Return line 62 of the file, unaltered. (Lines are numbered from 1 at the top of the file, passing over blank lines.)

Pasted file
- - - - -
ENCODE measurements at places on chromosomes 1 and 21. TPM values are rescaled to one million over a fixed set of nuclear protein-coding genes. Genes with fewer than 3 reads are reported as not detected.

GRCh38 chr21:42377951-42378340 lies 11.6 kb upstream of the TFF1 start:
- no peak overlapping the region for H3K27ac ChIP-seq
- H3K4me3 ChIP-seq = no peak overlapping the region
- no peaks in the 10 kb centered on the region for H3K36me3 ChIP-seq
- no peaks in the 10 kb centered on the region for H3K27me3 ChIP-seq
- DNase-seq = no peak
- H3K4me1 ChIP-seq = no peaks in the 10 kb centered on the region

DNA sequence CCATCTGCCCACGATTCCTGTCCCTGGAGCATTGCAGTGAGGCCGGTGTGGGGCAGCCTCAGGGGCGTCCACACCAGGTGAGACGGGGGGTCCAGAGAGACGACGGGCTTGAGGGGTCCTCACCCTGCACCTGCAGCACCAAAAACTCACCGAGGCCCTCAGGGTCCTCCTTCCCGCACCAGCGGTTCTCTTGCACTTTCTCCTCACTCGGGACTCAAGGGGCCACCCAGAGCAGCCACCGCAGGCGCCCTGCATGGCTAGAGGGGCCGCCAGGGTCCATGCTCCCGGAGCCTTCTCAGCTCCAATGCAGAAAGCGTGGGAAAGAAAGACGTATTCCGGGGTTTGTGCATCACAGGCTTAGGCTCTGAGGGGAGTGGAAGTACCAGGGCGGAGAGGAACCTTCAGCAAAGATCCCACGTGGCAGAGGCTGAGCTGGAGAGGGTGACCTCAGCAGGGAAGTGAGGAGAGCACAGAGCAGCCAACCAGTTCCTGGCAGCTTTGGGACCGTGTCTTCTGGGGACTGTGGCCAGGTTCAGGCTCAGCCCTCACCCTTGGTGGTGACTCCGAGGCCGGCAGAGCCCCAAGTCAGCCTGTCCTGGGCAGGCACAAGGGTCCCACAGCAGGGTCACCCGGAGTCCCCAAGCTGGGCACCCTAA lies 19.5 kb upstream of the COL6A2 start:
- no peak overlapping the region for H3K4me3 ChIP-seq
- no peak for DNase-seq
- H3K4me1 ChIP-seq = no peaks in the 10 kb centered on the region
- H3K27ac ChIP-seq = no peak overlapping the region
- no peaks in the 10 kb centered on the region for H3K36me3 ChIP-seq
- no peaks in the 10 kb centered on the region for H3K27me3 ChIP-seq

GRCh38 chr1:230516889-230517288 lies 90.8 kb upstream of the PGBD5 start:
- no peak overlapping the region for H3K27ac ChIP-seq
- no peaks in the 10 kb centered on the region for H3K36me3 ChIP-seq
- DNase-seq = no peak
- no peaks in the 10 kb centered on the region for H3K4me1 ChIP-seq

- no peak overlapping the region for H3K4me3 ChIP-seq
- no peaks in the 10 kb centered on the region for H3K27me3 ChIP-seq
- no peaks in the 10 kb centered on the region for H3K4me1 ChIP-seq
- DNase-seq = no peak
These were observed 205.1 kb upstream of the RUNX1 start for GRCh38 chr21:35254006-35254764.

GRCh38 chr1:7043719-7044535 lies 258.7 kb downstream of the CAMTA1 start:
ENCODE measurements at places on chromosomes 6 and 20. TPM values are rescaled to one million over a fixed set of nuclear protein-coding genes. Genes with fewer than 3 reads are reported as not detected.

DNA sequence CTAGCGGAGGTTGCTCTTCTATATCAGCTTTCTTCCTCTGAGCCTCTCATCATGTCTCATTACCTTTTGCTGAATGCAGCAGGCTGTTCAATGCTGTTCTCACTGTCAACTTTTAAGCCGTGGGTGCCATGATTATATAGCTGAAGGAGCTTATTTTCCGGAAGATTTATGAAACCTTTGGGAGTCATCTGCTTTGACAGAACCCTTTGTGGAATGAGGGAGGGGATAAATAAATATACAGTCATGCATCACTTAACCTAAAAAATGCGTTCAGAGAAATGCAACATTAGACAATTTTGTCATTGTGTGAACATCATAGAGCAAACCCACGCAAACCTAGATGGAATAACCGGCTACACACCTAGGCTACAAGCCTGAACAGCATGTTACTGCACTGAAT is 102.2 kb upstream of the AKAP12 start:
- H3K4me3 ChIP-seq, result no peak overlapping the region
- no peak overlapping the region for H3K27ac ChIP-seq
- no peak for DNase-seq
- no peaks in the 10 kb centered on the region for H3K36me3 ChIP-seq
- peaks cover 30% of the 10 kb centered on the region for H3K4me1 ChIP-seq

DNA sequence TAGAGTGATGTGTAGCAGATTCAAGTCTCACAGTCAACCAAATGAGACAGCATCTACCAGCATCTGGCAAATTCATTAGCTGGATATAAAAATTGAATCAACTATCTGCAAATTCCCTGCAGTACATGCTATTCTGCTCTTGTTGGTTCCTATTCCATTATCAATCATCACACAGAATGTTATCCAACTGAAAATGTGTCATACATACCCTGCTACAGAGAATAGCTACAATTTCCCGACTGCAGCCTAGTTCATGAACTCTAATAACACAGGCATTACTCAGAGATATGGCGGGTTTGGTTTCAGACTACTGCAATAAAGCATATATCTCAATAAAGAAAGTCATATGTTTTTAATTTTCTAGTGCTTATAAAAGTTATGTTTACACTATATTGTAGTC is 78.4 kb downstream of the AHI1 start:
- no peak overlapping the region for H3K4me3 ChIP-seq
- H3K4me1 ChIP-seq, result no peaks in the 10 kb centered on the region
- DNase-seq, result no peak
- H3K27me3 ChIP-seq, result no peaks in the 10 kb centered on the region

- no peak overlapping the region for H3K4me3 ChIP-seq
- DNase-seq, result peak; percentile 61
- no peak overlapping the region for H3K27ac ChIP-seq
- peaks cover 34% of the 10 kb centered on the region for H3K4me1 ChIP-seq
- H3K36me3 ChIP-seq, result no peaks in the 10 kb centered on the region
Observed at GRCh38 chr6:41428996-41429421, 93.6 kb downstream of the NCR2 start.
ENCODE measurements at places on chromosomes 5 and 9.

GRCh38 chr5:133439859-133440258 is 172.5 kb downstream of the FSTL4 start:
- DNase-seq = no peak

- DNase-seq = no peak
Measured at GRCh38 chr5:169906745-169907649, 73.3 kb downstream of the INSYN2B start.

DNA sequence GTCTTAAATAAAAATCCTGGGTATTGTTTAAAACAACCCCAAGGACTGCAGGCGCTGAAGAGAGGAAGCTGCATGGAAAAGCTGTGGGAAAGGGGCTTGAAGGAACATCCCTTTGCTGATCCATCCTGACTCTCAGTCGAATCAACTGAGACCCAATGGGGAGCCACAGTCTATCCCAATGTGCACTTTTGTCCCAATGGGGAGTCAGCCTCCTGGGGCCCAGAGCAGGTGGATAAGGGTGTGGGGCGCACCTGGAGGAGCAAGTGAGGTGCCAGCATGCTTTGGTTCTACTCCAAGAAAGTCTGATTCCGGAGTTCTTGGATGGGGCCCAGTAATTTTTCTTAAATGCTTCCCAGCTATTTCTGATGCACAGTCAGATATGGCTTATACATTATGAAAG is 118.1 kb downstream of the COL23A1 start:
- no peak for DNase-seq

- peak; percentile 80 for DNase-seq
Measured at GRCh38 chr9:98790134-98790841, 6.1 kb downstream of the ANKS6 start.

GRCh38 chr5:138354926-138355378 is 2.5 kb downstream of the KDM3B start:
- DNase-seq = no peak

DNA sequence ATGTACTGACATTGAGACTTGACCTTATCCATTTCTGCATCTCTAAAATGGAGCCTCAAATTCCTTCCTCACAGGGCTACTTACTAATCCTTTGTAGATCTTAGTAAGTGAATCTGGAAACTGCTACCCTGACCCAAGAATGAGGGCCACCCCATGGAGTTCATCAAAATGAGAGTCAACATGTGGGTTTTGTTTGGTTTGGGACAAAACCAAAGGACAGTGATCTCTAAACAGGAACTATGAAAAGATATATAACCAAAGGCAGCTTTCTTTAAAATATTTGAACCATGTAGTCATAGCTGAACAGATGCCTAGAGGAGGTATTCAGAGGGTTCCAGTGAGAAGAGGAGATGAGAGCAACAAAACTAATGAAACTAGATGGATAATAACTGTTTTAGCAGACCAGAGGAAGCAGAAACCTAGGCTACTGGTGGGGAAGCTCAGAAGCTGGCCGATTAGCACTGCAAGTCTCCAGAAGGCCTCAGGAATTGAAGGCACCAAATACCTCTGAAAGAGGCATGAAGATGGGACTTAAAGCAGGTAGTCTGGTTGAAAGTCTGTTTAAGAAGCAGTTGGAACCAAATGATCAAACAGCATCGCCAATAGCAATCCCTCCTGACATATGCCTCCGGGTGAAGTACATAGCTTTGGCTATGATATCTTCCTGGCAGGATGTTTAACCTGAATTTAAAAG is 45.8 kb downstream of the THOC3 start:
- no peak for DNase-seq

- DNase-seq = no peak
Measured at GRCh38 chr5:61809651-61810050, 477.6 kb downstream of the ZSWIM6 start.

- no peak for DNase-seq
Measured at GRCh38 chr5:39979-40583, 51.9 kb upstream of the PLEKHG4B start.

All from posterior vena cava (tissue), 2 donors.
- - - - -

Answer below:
All from posterior vena cava (tissue), 2 donors.